Just out of curiosity.
It doesn't seem very logical that
NaN === NaN
NaN == NaN
A comparison with a NaN always returns an unordered result even when comparing with itself. The comparison predicates are either signaling or non-signaling, the signaling versions signal an invalid exception for such comparisons. The equality and inequality predicates are non-signaling so x = x returning false can be used to test if x is a quiet NaN.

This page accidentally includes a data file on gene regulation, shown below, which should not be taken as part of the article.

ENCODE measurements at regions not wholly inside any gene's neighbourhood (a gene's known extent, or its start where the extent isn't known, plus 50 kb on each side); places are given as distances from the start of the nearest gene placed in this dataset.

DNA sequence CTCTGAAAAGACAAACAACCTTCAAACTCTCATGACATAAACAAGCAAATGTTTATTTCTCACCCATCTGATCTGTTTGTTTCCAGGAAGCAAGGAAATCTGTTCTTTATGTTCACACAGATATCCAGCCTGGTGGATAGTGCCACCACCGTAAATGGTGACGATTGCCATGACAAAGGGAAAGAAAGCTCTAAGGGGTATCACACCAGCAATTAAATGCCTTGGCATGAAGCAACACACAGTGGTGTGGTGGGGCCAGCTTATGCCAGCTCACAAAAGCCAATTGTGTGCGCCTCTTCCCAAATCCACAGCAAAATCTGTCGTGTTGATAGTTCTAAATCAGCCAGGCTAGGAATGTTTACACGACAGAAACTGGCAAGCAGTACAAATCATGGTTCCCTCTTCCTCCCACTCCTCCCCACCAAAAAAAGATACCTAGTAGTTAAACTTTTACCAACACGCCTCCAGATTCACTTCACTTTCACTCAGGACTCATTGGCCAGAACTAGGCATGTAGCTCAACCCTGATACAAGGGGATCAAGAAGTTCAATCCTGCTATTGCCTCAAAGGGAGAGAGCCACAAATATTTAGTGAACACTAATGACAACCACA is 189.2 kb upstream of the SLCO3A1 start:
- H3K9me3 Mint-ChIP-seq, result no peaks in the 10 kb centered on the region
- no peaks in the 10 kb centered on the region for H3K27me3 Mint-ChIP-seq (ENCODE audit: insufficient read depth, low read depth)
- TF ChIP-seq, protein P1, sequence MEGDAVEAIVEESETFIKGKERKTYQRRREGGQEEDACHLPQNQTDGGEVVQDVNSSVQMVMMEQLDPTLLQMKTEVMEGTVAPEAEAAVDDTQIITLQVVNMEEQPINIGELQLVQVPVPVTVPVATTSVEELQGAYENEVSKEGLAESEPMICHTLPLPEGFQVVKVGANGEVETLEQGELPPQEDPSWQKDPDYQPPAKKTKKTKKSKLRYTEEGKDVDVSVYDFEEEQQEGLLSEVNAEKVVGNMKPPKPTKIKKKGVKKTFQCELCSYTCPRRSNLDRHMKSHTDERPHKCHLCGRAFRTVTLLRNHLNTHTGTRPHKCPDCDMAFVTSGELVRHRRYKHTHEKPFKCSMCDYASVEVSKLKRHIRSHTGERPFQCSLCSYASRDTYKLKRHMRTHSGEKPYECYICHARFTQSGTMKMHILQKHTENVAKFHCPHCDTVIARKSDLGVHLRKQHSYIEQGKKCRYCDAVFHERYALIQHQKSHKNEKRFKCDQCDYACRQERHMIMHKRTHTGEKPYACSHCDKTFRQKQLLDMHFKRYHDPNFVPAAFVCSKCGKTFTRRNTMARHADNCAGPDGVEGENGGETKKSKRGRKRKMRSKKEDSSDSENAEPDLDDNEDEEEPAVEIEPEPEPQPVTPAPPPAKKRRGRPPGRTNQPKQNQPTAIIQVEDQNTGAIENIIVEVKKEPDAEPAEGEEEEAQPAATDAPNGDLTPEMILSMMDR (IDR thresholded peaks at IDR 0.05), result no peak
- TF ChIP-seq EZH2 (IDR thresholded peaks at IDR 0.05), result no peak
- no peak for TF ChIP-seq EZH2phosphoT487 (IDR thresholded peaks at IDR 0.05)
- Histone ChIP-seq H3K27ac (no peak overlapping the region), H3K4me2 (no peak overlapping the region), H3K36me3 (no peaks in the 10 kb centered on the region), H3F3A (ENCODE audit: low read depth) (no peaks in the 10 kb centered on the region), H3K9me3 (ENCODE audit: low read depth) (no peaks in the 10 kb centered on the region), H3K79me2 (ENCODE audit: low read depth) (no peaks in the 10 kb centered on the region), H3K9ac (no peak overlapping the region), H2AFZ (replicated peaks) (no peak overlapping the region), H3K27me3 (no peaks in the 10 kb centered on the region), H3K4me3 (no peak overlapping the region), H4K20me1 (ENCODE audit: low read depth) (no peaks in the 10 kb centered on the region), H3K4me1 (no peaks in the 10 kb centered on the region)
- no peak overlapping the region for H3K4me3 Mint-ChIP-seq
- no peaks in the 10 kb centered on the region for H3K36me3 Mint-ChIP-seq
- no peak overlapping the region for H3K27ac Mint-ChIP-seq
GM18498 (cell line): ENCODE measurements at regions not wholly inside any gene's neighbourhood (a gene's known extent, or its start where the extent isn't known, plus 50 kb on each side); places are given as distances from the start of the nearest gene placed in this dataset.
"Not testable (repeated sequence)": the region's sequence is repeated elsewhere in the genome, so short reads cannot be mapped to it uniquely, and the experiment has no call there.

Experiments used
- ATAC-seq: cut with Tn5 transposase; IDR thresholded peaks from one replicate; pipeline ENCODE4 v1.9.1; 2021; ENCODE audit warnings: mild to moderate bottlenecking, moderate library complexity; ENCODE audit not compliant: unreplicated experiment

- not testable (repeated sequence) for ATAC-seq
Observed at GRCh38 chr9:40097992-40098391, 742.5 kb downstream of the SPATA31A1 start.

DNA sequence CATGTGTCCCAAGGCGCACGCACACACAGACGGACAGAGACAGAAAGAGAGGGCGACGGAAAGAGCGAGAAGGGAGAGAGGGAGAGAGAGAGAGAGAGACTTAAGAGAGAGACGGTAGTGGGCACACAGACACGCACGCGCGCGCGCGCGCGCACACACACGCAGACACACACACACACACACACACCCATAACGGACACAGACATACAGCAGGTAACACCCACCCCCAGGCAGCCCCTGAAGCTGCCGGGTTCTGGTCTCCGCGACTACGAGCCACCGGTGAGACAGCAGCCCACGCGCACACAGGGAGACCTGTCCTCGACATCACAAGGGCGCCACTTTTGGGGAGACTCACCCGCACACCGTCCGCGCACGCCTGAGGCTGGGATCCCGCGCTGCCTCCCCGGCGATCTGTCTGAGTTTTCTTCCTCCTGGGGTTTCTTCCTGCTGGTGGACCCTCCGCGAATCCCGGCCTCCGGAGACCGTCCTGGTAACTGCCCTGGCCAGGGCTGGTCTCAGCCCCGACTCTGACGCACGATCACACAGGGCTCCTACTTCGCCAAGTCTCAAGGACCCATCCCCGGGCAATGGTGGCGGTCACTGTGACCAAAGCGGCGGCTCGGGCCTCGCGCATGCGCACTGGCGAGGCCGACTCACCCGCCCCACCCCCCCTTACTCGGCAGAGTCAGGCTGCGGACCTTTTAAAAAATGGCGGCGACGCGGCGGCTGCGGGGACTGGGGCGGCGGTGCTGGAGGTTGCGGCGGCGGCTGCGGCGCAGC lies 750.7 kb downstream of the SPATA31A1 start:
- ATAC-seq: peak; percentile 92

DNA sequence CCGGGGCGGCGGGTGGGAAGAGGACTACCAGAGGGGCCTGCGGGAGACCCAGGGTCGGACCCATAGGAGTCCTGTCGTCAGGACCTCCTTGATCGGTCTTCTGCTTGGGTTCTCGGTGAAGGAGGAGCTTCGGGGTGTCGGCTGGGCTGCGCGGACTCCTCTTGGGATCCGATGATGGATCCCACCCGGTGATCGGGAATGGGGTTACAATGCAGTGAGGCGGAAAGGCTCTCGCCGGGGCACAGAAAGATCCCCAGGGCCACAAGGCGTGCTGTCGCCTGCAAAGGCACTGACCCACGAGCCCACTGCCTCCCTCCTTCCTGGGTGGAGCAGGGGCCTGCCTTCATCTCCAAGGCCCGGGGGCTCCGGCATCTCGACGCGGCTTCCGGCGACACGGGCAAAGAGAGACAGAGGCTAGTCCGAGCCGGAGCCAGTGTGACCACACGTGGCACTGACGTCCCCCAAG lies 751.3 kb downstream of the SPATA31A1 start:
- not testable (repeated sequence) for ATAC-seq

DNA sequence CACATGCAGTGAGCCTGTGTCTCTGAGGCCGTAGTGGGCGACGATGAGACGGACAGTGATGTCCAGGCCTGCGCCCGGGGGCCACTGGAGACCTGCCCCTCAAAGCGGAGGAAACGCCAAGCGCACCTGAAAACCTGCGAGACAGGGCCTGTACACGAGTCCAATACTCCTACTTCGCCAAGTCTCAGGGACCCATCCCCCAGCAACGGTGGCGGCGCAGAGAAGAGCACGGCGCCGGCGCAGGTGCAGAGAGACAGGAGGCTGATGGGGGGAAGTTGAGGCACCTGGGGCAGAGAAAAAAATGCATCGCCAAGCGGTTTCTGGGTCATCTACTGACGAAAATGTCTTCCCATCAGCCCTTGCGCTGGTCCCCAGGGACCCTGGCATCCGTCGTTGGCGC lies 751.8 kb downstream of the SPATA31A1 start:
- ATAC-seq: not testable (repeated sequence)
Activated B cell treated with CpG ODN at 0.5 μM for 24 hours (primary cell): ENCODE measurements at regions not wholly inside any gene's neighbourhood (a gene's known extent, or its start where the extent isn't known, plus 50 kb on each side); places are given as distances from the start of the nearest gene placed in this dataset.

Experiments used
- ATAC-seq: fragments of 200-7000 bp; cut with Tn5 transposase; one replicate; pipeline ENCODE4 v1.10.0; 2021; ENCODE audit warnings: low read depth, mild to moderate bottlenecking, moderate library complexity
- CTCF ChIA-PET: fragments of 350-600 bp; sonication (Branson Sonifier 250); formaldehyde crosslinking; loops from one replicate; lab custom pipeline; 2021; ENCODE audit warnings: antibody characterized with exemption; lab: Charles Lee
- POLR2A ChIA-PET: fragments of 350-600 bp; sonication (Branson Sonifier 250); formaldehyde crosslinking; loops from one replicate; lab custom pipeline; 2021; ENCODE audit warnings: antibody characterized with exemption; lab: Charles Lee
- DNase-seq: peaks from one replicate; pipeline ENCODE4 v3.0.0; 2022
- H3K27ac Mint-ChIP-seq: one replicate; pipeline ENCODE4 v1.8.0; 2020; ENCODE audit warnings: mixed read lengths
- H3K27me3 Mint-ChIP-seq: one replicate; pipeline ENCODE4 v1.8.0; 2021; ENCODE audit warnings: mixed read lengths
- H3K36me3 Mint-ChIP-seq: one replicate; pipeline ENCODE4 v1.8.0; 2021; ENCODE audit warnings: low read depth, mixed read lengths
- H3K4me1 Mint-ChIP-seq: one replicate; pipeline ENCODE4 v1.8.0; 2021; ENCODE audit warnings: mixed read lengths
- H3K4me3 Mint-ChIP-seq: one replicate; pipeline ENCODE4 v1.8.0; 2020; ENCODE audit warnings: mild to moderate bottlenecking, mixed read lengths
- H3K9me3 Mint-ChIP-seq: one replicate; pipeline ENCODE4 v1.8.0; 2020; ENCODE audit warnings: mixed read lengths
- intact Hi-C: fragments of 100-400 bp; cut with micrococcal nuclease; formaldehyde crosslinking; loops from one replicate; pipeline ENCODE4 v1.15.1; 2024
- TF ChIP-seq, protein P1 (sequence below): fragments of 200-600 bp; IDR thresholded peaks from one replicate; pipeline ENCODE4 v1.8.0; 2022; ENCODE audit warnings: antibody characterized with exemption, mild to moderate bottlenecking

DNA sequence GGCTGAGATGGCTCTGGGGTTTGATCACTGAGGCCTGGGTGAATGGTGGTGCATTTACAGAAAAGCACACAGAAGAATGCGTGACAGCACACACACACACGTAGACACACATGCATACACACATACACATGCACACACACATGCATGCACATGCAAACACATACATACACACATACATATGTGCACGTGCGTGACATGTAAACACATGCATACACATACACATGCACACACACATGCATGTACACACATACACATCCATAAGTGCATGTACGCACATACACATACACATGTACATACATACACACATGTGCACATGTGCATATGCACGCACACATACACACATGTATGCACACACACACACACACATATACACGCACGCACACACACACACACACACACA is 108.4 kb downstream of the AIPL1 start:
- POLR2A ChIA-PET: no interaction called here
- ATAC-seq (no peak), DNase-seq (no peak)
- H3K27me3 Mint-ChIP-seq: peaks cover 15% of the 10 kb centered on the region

There are three kinds of operation which return NaN:
Operations with a NaN as at least one operand
- The divisions 0/0, ∞/∞, ∞/−∞, −∞/∞, and −∞/−∞
- The multiplications 0×∞ and 0×−∞
- The power 1^∞
- The additions ∞ + (−∞), (−∞) + ∞ and equivalent subtractions.
Real operations with complex results:
- The square root of a negative number
- The logarithm of a negative number
- The tangent of an odd multiple of 90 degrees (or π/2 radians)
- The inverse sine or cosine of a number which is less than −1 or greater than +1.
All these values may not be the same. A simple test for a NaN is to test
value == value is false.